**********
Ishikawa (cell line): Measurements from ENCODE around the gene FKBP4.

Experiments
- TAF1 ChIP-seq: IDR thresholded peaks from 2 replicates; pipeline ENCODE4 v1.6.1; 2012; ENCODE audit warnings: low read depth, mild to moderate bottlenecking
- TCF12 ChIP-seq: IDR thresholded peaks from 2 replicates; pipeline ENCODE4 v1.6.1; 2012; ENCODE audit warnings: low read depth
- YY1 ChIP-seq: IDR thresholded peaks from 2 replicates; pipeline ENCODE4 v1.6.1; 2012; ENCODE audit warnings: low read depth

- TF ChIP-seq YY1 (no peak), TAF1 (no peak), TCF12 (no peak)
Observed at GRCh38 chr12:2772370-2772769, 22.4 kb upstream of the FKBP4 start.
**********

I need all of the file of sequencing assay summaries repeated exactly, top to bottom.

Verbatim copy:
Ishikawa (cell line): Measurements from ENCODE around the gene FKBP4.

Experiments
- TAF1 ChIP-seq: IDR thresholded peaks from 2 replicates; pipeline ENCODE4 v1.6.1; 2012; ENCODE audit warnings: low read depth, mild to moderate bottlenecking
- TCF12 ChIP-seq: IDR thresholded peaks from 2 replicates; pipeline ENCODE4 v1.6.1; 2012; ENCODE audit warnings: low read depth
- YY1 ChIP-seq: IDR thresholded peaks from 2 replicates; pipeline ENCODE4 v1.6.1; 2012; ENCODE audit warnings: low read depth

- TF ChIP-seq YY1 (no peak), TAF1 (no peak), TCF12 (no peak)
Observed at GRCh38 chr12:2772370-2772769, 22.4 kb upstream of the FKBP4 start.